President Moon Jae-in offered a public apology Sunday for an apparent failure to keep his campaign pledge to raise South Korea's minimum wage to 10,000 won (US$8.48) per hour by 2020.
Moon delivered the message through his chief of staff for policy, Kim Sang-jo.
"As the president, it's very regrettable and I am sorry for failing to keep the promise with the people," Moon was quoted as saying.
Last week, a related panel of labor and business representatives and experts voted to raise the wage floor 2.9 percent to 8,590 won for next year. For 2019, it hiked the wage 10.9 percent from the previous year.
The growth rate, the lowest in a decade, means it has become almost impossible for Moon to achieve his policy goal of lifting the minimum wage to 10,000 won by the target year.
In a press briefing, Kim cited Moon as saying it has become impossible to attain the goal "within the three years."
Cheong Wa Dae spokesperson Ko Min-jung told reporters separately later that Moon was referring to the three years since he took office in May 2017, not the coming years until his term ends.
In a meeting with his Cheong Wa Dae aides, Moon said the Minimum Wage Commission made the difficult decision in consideration of "economic conditions, employment situations and market receptiveness," according to Kim.
Moon earlier signaled some flexibility in his approach toward the sensitive issue, stating that the government does not need to stick to his campaign pledge amid unrelenting economic troubles.
Moon instructed Kim to explain publicly about Cheong Wa Dae's position and Finance Minister Hong Nam-ki to explore measures to make up for the modest wage hike.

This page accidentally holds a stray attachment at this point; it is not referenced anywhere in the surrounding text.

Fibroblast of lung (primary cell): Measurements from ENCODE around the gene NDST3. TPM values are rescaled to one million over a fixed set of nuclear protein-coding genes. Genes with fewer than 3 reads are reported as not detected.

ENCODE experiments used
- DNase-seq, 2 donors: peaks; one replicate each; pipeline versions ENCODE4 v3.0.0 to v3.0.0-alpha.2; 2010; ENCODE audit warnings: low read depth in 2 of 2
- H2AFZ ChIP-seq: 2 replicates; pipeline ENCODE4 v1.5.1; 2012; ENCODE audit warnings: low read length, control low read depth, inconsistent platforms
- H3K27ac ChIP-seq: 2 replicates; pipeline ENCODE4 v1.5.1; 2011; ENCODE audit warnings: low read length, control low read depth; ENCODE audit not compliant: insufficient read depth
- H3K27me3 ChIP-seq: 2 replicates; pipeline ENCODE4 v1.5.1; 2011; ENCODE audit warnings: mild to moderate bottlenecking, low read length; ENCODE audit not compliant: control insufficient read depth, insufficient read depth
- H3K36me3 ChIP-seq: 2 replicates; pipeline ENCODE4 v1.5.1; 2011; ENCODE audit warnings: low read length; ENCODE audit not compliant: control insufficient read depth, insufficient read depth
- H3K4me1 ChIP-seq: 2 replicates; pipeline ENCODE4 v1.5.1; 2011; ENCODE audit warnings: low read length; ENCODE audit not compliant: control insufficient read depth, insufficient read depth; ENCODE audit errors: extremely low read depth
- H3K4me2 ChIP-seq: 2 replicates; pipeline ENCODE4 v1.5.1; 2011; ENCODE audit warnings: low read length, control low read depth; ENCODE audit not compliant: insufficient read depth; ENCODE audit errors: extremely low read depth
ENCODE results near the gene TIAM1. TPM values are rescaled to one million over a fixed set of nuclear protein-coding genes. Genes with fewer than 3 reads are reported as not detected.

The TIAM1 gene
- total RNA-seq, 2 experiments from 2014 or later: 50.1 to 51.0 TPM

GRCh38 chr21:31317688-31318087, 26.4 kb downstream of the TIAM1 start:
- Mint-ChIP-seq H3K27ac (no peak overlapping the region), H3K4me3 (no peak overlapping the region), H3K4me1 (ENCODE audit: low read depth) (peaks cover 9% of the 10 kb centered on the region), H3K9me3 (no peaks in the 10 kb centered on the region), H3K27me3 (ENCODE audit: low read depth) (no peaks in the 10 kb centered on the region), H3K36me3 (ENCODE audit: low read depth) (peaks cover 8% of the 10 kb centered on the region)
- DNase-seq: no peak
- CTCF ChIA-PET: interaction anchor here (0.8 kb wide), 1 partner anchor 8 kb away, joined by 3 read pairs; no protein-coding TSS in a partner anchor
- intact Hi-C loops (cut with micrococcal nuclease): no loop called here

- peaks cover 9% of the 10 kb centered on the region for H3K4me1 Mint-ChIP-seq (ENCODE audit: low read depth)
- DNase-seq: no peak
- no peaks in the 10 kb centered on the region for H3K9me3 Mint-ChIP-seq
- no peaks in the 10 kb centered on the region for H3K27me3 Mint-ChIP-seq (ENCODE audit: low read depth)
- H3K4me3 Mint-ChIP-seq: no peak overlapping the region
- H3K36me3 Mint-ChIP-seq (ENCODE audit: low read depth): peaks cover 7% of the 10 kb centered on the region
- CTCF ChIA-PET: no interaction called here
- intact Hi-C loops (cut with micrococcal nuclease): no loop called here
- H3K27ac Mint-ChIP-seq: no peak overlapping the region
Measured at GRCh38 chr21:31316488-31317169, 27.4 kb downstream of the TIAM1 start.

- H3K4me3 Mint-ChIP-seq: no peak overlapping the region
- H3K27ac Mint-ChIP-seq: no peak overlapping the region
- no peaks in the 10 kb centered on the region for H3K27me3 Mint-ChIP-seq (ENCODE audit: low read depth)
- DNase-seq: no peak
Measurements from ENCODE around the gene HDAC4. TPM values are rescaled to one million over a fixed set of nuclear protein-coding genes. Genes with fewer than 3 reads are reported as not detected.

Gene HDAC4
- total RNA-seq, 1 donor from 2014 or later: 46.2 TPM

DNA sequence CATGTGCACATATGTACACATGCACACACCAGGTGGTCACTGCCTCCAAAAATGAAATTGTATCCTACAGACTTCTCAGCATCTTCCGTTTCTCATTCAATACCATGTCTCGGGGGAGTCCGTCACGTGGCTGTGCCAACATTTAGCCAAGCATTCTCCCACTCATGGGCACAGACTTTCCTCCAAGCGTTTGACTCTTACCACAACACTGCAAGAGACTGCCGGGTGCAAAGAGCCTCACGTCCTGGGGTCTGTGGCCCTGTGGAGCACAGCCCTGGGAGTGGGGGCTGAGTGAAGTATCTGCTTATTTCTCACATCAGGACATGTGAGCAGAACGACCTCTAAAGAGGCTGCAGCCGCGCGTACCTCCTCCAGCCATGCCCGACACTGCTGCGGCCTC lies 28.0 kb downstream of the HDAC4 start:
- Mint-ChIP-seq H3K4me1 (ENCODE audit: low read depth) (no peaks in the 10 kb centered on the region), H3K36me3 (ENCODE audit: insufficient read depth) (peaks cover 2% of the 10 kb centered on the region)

Under Moon's liberal administration, the country's minimum wage had ascended at a relatively steep pace as part of its income-driven growth strategy, the effects of which are still controversial. The government has focused efforts on narrowing income disparity.
It led to more of a burden for employers, especially owners of small businesses such as restaurants, cafes and shops.
Conservative opposition parties argued that Asia's fourth-largest economy has faced deeper woes due to the sharp minimum wage increase.
Kim, formerly chairman of the Fair Trade Commission, said it's "heartbreaking" that the minimum wage issue has become a factor in social conflicts and a source of political wrangling.
He stressed, however, that the government is not abandoning the income-led growth policy itself.
"(We) will make our utmost efforts for income-led growth to create a virtuous cycle along with innovative growth and a fair economy," he said.
He said the minimum wage is only an element in a package of various policy means in the income-led growth strategy, which aims to increase cash gains by workers, lower living costs and expand the social safety net.
"I hope the minimum wage decision this time will serve as a chance to dispel misunderstanding and prejudice (on income-led growth) prevalent in our society," he said.
On ways to compensate for the low hike, a Cheong Wa Dae official pointed out that the government is working draw up next year's budget plan and revise the tax code. (Yonhap)